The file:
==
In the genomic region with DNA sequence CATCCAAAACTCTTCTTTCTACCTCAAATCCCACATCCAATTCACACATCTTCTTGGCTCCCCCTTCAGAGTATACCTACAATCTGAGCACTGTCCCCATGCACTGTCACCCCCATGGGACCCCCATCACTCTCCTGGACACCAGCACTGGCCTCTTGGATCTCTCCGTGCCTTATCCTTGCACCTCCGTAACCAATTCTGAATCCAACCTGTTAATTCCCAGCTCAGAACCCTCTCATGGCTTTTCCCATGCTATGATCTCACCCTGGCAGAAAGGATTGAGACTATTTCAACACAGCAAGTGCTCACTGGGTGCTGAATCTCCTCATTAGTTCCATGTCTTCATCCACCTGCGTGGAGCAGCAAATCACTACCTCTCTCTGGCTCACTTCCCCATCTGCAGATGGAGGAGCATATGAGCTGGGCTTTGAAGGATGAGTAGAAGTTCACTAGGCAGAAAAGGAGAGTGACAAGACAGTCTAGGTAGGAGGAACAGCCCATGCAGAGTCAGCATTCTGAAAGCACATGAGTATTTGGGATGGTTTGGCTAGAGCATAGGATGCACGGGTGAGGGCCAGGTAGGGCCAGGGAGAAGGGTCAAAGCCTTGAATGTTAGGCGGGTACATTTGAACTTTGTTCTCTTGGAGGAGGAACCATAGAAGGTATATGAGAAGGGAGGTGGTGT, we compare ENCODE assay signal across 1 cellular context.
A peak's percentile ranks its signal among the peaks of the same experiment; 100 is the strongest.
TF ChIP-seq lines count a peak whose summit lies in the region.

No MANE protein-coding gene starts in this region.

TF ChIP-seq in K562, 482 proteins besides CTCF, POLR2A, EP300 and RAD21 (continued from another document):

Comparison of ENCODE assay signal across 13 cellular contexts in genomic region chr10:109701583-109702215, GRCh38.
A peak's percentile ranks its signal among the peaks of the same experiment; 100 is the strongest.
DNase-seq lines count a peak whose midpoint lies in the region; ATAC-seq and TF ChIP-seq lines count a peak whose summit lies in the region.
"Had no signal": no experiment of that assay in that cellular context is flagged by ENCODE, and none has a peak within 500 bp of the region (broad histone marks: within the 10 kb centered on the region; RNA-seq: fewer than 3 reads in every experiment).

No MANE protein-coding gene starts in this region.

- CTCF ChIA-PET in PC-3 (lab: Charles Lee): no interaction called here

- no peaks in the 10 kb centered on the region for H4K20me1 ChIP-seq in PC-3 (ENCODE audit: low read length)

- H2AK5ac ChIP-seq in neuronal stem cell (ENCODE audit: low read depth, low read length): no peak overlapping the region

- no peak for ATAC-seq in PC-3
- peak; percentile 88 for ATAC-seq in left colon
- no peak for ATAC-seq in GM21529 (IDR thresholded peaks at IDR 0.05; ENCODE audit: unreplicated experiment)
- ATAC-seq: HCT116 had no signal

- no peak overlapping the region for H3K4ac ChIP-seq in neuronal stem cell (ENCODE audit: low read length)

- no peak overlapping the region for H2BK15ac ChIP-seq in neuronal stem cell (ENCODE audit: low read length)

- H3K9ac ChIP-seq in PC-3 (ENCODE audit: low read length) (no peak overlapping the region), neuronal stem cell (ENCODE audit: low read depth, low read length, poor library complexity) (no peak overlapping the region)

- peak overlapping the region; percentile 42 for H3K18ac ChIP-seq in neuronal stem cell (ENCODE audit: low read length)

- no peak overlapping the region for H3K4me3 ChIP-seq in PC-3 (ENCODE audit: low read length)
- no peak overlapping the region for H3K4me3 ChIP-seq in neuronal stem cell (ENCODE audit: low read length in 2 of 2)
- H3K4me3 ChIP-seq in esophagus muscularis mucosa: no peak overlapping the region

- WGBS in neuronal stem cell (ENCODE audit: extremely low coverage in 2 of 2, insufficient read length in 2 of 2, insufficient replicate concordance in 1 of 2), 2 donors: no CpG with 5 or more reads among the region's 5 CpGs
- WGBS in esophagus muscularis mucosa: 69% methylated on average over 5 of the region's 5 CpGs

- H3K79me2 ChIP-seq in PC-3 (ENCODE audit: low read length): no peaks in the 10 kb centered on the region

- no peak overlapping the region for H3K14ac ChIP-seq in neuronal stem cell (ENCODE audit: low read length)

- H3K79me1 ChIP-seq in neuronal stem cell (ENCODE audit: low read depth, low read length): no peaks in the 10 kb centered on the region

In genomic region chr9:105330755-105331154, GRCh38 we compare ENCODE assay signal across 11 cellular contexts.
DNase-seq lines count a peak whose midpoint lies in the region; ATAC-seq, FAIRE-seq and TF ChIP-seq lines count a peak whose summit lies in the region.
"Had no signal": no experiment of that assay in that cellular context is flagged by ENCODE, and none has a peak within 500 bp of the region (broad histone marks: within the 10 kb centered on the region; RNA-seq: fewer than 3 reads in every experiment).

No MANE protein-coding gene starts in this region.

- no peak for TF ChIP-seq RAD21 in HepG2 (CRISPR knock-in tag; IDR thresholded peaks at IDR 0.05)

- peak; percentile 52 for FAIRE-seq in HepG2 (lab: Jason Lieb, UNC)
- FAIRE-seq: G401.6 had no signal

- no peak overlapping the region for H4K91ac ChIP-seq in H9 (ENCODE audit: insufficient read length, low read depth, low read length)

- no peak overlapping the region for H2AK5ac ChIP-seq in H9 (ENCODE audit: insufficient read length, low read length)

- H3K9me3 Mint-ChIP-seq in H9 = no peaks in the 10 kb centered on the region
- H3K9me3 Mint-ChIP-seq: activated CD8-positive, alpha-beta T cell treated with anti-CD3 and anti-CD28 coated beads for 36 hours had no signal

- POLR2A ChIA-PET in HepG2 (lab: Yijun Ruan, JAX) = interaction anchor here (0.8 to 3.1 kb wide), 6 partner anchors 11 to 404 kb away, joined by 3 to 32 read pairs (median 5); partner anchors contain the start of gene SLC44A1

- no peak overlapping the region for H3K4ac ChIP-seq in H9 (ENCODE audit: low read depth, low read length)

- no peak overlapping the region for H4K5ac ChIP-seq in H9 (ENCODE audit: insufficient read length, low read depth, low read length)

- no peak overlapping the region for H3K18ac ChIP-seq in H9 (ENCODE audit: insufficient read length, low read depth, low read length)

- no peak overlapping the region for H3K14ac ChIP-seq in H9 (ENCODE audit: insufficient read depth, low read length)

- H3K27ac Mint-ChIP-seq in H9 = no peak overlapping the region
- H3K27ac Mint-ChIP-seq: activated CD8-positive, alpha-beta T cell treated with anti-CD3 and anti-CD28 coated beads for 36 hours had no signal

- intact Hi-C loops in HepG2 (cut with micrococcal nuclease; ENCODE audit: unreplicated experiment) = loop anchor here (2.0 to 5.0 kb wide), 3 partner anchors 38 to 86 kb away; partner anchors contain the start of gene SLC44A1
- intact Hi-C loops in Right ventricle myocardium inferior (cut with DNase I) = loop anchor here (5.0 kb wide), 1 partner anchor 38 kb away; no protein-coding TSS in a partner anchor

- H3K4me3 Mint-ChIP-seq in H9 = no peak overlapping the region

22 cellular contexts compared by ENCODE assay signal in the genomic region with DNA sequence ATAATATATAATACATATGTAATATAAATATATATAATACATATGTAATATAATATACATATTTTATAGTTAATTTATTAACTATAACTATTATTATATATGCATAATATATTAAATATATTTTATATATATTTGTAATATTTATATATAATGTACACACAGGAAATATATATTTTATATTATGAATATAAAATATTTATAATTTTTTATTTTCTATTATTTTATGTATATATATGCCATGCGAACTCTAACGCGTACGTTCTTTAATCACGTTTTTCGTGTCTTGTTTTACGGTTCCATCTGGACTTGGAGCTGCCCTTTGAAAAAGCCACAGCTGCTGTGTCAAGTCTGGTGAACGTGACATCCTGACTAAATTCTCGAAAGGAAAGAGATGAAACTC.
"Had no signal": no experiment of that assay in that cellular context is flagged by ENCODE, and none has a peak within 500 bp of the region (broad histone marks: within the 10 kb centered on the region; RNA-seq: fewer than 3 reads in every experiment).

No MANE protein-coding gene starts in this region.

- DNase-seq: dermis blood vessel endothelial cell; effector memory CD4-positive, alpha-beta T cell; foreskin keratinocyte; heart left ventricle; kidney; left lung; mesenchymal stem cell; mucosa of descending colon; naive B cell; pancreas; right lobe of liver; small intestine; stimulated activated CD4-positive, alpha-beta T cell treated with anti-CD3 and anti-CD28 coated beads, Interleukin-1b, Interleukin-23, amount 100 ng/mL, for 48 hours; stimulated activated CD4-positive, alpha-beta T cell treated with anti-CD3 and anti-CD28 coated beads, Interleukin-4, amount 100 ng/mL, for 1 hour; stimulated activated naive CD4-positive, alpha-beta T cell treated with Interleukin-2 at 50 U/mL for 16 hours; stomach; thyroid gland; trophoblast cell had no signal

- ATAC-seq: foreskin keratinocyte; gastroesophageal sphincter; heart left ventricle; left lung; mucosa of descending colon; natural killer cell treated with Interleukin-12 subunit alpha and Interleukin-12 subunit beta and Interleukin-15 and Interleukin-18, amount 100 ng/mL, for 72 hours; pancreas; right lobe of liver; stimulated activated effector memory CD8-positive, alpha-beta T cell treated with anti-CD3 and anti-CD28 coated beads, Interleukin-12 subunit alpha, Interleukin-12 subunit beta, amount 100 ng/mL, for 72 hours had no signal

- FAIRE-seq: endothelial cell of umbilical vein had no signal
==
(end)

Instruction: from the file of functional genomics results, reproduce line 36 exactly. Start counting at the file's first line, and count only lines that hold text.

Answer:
- FAIRE-seq: G401.6 had no signal